Microsoft Office

Using a Polycom CX300 USB Phone with Communicator for Mac 13 in Office 2011

Where I work we have the option to use Microsoft Office Communications Server 2007R2 (now known as Microsoft Lync). When Office 2011 for Mac came out, I and other Macintosh users rejoiced, as we could now join the ranks of people sending and receiving phone calls from our computers (in the previous version, Macintosh users could receive -- but not send! -- calls).

After due diligence it looked like the Polycom CX300 USB phone was a great replacement for the desktop phone. Another alternative was to use a headset, but many people are loathe to move from a handset to a headset.

I established my enterprise OCS account, got logged in using Office Communicator Mac 2011 version 13.0.0 (100825) [Edit: no difference with version 13.1.0 (101123)]. I was able to successfully send and receive a call from my MacBook Pro using the built-in microphone and speakers. But at work, I want to get calls on my trusty (if aging) Mac Pro.

Plugging in the Polycom CX300 went fine, and OS X 10.6.6 recognized it.

But the display on the front of the Polycom said "Sign in to Office Communicator". Uh, I'm already signed in to Office Communicator.

I won't bore you with all the searching and hair-pulling I did. Here's the simple solution:

Open your Sound control panel from System Preferences. Select Polycom CX300 under the Input tab. After a few seconds, the display on the front of the Polycom will change to a phone icon and you will be able to receive calls on the phone.

Don't close the control panel! If you close the control panel, the phone will go back to "Sign in to Office Communicator". You normally leave a control panel open on your computer all the time anyway, don't you?

Note that you won't be able to use the keypad on the phone to call anyone. You can do it from the Communicator software but not from the phone. Why would anyone want to make a phone call from their phone, anyway?

Conclusion: Microsoft Communicator 2011 for Mac has no real support for USB phones. Having to open your Sound control panel and leave it open is not an acceptable workaround. You can tell how serious Microsoft is about the Mac client by the fact that Communicator doesn't even have its own community support forum, but is relegated to Other Microsoft Products for Mac.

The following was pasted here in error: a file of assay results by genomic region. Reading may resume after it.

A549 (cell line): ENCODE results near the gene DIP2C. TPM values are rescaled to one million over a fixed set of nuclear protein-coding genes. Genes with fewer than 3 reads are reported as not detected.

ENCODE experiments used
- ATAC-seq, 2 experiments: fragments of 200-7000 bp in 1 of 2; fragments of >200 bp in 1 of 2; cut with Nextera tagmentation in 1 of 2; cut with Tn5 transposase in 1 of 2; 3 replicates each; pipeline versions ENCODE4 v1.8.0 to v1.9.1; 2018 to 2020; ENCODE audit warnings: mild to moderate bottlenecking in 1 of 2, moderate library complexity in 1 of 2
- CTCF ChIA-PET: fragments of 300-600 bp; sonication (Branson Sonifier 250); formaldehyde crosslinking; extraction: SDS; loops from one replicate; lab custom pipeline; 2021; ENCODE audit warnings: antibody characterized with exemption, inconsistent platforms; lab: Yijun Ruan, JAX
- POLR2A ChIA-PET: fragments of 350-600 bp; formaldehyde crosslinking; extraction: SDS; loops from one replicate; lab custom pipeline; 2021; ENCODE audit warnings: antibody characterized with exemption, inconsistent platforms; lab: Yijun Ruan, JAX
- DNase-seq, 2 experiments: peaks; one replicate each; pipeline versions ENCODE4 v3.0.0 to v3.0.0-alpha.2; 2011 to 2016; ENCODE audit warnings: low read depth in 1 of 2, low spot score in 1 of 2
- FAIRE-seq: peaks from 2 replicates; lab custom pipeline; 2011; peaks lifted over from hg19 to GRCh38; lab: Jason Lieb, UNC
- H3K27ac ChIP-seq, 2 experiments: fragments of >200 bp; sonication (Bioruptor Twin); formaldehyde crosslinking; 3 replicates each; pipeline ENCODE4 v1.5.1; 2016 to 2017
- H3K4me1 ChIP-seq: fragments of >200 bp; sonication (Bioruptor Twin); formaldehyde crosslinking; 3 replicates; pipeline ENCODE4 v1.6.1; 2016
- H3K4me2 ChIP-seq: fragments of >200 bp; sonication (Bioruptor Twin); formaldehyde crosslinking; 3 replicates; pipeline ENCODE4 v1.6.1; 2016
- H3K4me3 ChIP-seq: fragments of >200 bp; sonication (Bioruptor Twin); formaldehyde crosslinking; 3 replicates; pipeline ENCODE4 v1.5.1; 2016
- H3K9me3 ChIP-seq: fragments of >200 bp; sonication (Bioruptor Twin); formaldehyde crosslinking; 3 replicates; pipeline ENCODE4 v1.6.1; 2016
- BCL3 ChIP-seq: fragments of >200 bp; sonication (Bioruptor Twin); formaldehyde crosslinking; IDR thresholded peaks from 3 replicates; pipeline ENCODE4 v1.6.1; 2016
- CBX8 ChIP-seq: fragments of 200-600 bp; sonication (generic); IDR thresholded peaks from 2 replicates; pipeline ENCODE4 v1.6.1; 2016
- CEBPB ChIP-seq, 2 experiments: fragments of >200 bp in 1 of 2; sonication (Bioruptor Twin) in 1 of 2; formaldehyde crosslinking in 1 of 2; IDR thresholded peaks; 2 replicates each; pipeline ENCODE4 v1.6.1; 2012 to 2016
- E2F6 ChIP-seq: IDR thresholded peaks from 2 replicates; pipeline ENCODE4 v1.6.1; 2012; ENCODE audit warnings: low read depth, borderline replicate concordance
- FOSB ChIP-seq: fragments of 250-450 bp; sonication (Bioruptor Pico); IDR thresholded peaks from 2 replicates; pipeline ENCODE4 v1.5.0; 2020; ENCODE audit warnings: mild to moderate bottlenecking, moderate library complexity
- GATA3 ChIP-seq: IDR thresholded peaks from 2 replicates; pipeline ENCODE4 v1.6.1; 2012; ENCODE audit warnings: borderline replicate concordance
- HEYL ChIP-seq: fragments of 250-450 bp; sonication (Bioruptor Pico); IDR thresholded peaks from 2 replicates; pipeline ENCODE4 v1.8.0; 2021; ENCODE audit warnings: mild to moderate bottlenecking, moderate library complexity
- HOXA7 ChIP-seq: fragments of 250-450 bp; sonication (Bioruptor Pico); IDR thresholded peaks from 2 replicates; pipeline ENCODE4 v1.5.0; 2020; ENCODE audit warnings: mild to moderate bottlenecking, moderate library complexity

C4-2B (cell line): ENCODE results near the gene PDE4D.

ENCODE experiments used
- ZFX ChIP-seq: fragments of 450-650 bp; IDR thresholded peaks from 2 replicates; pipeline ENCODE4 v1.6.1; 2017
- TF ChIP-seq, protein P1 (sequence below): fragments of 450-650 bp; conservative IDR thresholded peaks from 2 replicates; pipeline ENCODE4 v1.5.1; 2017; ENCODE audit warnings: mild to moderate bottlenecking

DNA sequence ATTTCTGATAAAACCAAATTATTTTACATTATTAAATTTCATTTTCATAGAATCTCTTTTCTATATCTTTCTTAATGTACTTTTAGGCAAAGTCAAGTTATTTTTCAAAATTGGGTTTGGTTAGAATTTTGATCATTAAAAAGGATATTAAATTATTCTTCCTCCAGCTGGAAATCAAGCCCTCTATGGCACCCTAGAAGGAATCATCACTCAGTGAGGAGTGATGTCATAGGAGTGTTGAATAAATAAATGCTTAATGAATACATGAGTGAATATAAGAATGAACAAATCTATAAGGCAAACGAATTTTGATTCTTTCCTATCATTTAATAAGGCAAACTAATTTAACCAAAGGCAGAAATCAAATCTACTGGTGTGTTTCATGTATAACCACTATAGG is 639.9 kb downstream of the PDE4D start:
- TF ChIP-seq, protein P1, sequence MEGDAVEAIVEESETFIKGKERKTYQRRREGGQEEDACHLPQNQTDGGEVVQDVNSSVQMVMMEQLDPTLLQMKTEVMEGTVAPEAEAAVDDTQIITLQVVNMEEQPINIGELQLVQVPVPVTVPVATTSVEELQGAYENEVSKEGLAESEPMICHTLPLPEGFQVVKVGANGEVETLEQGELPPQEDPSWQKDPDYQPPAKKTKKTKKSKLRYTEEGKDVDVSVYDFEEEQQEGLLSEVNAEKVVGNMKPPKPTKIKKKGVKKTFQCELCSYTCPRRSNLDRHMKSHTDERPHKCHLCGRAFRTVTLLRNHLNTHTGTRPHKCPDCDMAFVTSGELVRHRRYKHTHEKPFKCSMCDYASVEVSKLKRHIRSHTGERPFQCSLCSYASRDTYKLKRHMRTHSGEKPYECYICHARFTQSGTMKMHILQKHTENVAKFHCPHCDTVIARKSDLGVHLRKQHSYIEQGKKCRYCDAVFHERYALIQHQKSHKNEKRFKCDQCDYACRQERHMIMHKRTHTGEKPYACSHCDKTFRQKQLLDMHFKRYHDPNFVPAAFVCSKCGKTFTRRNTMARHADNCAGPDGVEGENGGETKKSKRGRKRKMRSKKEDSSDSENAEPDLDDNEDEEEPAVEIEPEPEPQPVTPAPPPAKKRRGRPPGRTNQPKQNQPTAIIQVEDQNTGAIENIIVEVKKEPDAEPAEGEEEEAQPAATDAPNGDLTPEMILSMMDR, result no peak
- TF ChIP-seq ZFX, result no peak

1. OC optimized devices for Communicator for Mac (MacOffice2011)

  2. Microsoft Launches Communicator for Mac (comment #1)

Creating Open Packaging Conventions files with zip on OS X 10.6

The .docx format used by Microsoft is actually a collection of XML files (and other files) and can be opened with zip.

For example, on OS X you can use unzip at the command line to look at the OPC file like this (we'll unzip it into a directory called foo):

$ ls -l
-rw-r--r--@ 1 john  staff    13678 Feb  3 11:52 Ham.docx

$ unzip Ham.docx -d foo
Archive:  Ham.docx
  inflating: foo/[Content_Types].xml 
  inflating: foo/_rels/.rels        
  inflating: foo/word/_rels/document.xml.rels 
  inflating: foo/word/document.xml  
  inflating: foo/word/theme/theme1.xml 
  inflating: foo/word/settings.xml  
  inflating: foo/word/webSettings.xml 
  inflating: foo/word/stylesWithEffects.xml 
  inflating: foo/docProps/core.xml  
  inflating: foo/word/styles.xml    
  inflating: foo/word/fontTable.xml 
  inflating: foo/docProps/app.xml   

Now you've extracted the .docx file into a new directory called foo. You can go in there and poke around at the .xml files.

But what happens when you want to put the whole thing back together? "No problem," you might think. "I'll just use the handy-dandy Compress service to do that."

Then just rename it to foo.docx and we're all done! But...wait.

Now you're ready to take the gloves off. "I'll just do it at the command line!"

$ zip -r bar foo/*
  adding: foo/[Content_Types].xml (deflated 75%)
  adding: foo/_rels/ (stored 0%)
  adding: foo/_rels/.rels (deflated 61%)
  adding: foo/docProps/ (stored 0%)
  adding: foo/docProps/app.xml (deflated 48%)
  adding: foo/docProps/core.xml (deflated 52%)
  adding: foo/word/ (stored 0%)
  adding: foo/word/_rels/ (stored 0%)
  adding: foo/word/_rels/document.xml.rels (deflated 71%)
  adding: foo/word/document.xml (deflated 66%)
  adding: foo/word/fontTable.xml (deflated 77%)
  adding: foo/word/settings.xml (deflated 62%)
  adding: foo/word/styles.xml (deflated 89%)
  adding: foo/word/stylesWithEffects.xml (deflated 89%)
  adding: foo/word/theme/ (stored 0%)
  adding: foo/word/theme/theme1.xml (deflated 79%)
  adding: foo/word/webSettings.xml (deflated 42%)
$ mv bar.docx
$ open bar.docx


Aargh! So what's the secret? Here's the secret: cd into the directory first, then build your zip archive outside the directory. Here we cd into foo and make in the directory above, then rename it to bar.docx.

$ cd foo
$ zip -r ../bar *
  adding: [Content_Types].xml (deflated 75%)
  adding: _rels/ (stored 0%)
  adding: _rels/.rels (deflated 61%)
  adding: docProps/ (stored 0%)
  adding: docProps/app.xml (deflated 48%)
  adding: docProps/core.xml (deflated 52%)
  adding: word/ (stored 0%)
  adding: word/_rels/ (stored 0%)
  adding: word/_rels/document.xml.rels (deflated 71%)
  adding: word/document.xml (deflated 66%)
  adding: word/fontTable.xml (deflated 77%)
  adding: word/settings.xml (deflated 62%)
  adding: word/styles.xml (deflated 89%)
  adding: word/stylesWithEffects.xml (deflated 89%)
  adding: word/theme/ (stored 0%)
  adding: word/theme/theme1.xml (deflated 79%)
  adding: word/webSettings.xml (deflated 42%)
$ cd ..
$ mv bar.docx
$ open bar.docx

Presto! The .docx file opens up in Word with no corruption.